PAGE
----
A simple tale, charmingly told
It’s the reason the Metro Manila Film Festival (MMFF) was created in the first place: to make room for quality Filipino films that otherwise could not compete, in terms of star power and technological wizardry, with Hollywood productions or the more commercial products churned out by the big local studios.
I’m talking about “Saving Sally,” a charming, coming-of-age romance that takes a daring approach to filmmaking by combining animation and live action. Even with its winning, quirky charms, though, I don’t think “Saving Sally” could have even survived a first-day opening if it were pitted against blockbusters or the more predictable crowd-pleasers. But in the relatively safe haven of the MMFF, bolstered by the advantages of a holiday break—plenty of free time, the Christmas bonus—a “small” film has a fighting chance to reach a wider, appreciative audience.
And I for one fervently wish the audience would give “Saving Sally” such a chance.
It springs from the simplest of impulses: to tell a love story about two young people who find love in a world where they, in many senses, don’t belong. Marty (Enzo Marcos) is an aspiring artist who creates comics “peopled” by monsters and superheroes, creating fanciful scenarios in his mind even as real-life monsters like school bullies pick on him. Making an entrance with a timely intervention—and a convenient anti-bully weapon—is Sally (Rhian Ramos who is a revelation here), who not only saves Marty but embarks on a tender friendship with the budding artist.
At first, it is Sally who seems to be the stronger, more confident leader in the relationship. She calls the shots, it seems. But in his own quiet, persevering way, Marty proves himself a capable hero, albeit not in the traditional sense. He “saves” Sally not so much from bullies or unfaithful boyfriends, as from herself and her own pain-filled family drama. They are two lost souls finding each other, filling each other’s emotional vacuums.
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At the start of the film, I began to grow impatient with director
Avid Liongoren’s insistence on confining Manila, the setting for this simple tale, to depiction through animation. But later, I realized that the city, in all its chaotic, messy reality, would have been too much of a distraction. What I thought at first was an attempt to “sanitize” the setting turned out to be an artistic decision so that our focus was fixed firmly on the living characters.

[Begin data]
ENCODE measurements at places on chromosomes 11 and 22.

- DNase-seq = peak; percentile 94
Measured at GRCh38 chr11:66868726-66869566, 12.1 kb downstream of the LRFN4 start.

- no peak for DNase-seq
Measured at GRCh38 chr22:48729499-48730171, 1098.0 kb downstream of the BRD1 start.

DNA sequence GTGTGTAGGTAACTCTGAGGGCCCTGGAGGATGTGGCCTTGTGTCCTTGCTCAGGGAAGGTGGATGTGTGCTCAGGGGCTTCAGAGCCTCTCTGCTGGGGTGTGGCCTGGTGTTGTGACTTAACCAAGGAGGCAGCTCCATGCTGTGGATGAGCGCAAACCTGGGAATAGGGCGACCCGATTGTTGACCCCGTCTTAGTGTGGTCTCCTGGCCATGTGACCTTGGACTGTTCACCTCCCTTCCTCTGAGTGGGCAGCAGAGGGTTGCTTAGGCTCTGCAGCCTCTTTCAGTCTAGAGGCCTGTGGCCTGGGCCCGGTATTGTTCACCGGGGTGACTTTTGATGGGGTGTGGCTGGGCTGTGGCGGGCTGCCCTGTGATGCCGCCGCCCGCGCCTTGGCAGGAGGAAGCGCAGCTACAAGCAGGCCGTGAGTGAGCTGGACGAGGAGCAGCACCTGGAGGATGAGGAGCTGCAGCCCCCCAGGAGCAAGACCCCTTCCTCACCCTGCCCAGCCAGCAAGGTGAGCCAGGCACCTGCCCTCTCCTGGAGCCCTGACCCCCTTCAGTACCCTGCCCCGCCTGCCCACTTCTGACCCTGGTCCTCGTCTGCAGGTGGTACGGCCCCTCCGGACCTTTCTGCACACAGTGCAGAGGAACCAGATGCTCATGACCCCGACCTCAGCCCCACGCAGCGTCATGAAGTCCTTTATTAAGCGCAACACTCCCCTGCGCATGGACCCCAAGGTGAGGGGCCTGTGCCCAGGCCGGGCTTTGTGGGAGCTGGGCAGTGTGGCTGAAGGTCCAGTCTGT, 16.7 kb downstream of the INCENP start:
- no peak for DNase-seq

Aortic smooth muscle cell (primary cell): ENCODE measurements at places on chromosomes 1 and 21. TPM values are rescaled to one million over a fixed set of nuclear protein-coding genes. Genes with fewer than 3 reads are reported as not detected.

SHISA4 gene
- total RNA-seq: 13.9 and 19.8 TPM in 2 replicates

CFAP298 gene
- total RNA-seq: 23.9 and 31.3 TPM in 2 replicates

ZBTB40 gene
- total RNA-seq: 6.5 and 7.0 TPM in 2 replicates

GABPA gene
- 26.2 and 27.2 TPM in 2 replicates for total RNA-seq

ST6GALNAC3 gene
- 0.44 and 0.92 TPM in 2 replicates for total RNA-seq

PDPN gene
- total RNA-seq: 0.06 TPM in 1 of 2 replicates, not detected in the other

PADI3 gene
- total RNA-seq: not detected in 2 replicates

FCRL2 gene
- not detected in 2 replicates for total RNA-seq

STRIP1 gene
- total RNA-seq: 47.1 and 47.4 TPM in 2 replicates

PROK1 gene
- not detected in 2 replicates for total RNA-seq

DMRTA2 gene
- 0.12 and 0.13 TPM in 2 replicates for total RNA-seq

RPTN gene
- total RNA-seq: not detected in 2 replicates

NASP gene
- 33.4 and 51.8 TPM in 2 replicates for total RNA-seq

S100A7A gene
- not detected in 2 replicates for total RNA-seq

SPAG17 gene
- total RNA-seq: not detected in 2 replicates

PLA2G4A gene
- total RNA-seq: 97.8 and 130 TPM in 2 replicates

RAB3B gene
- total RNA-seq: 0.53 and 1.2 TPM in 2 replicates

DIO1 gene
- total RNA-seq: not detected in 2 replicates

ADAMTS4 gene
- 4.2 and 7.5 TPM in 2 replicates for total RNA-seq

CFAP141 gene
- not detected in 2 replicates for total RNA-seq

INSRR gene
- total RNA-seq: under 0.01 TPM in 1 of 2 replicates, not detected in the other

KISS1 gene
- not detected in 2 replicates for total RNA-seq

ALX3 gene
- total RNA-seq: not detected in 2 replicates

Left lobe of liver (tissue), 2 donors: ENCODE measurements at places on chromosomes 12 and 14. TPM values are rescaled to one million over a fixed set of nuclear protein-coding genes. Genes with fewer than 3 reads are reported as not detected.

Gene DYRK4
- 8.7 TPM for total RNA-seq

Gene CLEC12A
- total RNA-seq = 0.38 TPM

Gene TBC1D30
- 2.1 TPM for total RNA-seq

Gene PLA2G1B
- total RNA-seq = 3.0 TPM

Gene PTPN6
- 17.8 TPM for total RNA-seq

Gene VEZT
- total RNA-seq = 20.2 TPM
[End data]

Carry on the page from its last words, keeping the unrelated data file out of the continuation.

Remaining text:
The choice for the setting of Sally’s home: an imposing mansion on top of a hill that curves upwards like a tidal wave, is likewise inspired. It invokes awe and trepidation, but also a sense of danger, of fragility.
And look out for the visual and verbal puns. The couple rendezvous in the neighborhood “Sandara Park,” for instance, and UP denizens (“this movie is so about UP,” my daughter commented) would recognize the “Zorro” character who roams the neighborhood and rushes to Sally’s defense, inspired, I am told, by a real crackpot who populates the Diliman campus.
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Based on a short story by Charlene Sawit, the film has been described as Liongoren’s “love letter” to fellow geeks and the small suburban environment they move around in. Perhaps that explains the team’s decision to have the dialog mostly in English, though peppered by street-wise Filipino.
It is also sprinkled with references to the work of other Pinoy comic artists and animators. My daughter and I thrilled to see a cover of the comic “Trese” on the wall of the publishing house’s director, while some of the comic monsters look familiar, having been spotted in other media.
Considering its troubled history – conceptualized in 2005 but halted many times due to funding constraints and the loss of the original female lead – “Saving Sally” remains almost too painfully innocent, creating a world where love literally does conquer all, and goodness prevails.
Which is why I wish nothing but the best—including an enduring stint in our theaters—for “Saving Sally,” if only for the sake of all geeks out there dreaming their impossible dreams, some of which have already come true for those behind this charming film.
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